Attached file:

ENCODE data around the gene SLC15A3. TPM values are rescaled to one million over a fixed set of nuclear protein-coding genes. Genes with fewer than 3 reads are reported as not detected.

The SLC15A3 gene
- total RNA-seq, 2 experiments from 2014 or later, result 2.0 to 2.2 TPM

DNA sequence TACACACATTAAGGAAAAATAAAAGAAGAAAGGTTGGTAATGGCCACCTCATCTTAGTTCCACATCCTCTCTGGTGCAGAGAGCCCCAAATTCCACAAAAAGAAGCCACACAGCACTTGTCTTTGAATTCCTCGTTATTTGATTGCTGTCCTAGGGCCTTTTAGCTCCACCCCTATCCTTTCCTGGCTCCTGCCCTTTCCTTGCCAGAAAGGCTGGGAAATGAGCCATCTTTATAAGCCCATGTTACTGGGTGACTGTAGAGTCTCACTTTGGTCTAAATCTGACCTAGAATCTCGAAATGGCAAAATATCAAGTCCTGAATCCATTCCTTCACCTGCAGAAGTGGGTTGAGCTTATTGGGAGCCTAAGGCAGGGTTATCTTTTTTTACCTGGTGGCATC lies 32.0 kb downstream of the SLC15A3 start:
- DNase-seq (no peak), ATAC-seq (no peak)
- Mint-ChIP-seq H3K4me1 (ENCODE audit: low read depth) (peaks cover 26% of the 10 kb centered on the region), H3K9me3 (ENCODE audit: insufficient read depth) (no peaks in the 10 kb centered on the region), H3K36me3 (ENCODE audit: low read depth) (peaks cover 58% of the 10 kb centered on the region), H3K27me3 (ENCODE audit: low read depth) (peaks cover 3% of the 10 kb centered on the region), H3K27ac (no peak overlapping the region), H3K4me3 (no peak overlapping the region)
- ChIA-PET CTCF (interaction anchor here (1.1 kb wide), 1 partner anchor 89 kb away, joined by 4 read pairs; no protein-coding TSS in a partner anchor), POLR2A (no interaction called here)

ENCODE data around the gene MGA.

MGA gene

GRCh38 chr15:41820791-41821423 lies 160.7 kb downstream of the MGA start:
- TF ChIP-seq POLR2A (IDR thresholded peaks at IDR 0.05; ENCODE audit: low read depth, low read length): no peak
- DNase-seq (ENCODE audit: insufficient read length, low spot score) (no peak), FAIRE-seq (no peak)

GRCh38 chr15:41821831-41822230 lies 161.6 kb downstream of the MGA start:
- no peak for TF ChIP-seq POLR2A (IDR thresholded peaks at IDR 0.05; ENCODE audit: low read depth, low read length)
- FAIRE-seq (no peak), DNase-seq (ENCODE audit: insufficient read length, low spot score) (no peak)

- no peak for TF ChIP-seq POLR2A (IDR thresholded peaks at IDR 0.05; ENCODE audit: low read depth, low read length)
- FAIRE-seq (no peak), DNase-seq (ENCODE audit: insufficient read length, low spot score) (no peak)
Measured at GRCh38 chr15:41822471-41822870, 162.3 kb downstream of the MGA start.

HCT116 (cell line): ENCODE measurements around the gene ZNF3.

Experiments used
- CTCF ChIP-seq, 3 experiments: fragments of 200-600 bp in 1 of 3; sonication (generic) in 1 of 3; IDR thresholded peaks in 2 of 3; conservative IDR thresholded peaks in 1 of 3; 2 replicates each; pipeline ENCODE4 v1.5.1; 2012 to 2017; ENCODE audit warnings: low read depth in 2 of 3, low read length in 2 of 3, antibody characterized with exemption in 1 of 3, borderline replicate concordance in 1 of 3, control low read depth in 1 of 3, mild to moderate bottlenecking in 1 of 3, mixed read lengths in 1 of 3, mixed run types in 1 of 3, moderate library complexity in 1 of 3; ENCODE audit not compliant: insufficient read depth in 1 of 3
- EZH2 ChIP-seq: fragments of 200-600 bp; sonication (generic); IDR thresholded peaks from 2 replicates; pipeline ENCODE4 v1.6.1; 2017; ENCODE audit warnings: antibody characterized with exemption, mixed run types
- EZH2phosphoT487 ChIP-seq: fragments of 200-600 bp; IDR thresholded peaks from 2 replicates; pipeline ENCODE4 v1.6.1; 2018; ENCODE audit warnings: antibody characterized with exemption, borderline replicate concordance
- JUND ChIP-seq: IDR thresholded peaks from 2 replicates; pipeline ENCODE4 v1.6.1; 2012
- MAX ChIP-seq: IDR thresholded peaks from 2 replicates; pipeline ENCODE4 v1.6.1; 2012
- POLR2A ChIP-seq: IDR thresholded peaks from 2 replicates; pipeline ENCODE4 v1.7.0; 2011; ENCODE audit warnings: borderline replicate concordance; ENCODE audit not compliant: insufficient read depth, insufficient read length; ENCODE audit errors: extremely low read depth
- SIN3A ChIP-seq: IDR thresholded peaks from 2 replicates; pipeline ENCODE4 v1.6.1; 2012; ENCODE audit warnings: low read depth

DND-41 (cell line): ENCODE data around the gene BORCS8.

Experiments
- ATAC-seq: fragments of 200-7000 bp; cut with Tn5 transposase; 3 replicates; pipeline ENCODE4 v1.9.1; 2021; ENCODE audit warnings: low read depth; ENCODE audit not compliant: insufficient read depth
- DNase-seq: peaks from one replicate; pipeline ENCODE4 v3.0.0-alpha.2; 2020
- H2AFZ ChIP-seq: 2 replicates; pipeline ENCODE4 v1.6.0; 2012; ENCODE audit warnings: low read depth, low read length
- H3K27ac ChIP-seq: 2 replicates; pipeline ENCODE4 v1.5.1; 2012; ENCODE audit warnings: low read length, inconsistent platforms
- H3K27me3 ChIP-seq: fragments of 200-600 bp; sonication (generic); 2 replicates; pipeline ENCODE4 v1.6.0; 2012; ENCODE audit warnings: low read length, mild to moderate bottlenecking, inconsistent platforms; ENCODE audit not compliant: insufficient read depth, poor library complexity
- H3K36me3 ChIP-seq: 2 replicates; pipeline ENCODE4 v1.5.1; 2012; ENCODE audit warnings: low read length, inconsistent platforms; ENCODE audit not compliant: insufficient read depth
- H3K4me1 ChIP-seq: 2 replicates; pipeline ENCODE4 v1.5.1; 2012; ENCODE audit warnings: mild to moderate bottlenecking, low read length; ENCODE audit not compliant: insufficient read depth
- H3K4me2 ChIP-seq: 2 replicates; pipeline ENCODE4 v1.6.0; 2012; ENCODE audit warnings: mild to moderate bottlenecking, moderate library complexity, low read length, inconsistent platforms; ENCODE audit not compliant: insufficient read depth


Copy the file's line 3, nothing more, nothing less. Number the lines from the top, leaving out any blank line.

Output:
- total RNA-seq, 2 experiments from 2014 or later, result 2.0 to 2.2 TPM